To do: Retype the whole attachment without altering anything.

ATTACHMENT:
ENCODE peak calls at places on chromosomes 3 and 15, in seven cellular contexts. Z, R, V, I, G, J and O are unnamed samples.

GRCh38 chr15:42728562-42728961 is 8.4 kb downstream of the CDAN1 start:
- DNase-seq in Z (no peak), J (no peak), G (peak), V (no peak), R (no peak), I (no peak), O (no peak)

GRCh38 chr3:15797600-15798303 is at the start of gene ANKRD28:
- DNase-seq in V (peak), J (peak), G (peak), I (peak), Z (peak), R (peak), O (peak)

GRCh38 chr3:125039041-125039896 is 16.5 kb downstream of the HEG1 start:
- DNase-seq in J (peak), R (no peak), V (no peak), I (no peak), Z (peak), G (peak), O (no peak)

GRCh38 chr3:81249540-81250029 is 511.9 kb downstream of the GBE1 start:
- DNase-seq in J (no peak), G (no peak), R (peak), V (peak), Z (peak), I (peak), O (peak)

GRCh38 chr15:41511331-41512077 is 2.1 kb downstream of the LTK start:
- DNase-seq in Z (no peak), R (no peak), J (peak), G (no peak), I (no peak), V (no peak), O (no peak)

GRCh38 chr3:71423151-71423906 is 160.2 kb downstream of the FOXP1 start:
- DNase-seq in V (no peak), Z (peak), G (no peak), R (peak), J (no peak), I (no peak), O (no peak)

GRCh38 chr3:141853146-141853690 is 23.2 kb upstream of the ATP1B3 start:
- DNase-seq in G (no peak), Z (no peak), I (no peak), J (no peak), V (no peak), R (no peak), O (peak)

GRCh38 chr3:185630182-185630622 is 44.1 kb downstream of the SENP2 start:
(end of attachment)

ENCODE peak calls at places on chromosomes 3 and 15, in seven cellular contexts. Z, R, V, I, G, J and O are unnamed samples.

GRCh38 chr15:42728562-42728961 is 8.4 kb downstream of the CDAN1 start:
- DNase-seq in Z (no peak), J (no peak), G (peak), V (no peak), R (no peak), I (no peak), O (no peak)

GRCh38 chr3:15797600-15798303 is at the start of gene ANKRD28:
- DNase-seq in V (peak), J (peak), G (peak), I (peak), Z (peak), R (peak), O (peak)

GRCh38 chr3:125039041-125039896 is 16.5 kb downstream of the HEG1 start:
- DNase-seq in J (peak), R (no peak), V (no peak), I (no peak), Z (peak), G (peak), O (no peak)

GRCh38 chr3:81249540-81250029 is 511.9 kb downstream of the GBE1 start:
- DNase-seq in J (no peak), G (no peak), R (peak), V (peak), Z (peak), I (peak), O (peak)

GRCh38 chr15:41511331-41512077 is 2.1 kb downstream of the LTK start:
- DNase-seq in Z (no peak), R (no peak), J (peak), G (no peak), I (no peak), V (no peak), O (no peak)

GRCh38 chr3:71423151-71423906 is 160.2 kb downstream of the FOXP1 start:
- DNase-seq in V (no peak), Z (peak), G (no peak), R (peak), J (no peak), I (no peak), O (no peak)

GRCh38 chr3:141853146-141853690 is 23.2 kb upstream of the ATP1B3 start:
- DNase-seq in G (no peak), Z (no peak), I (no peak), J (no peak), V (no peak), R (no peak), O (peak)

GRCh38 chr3:185630182-185630622 is 44.1 kb downstream of the SENP2 start: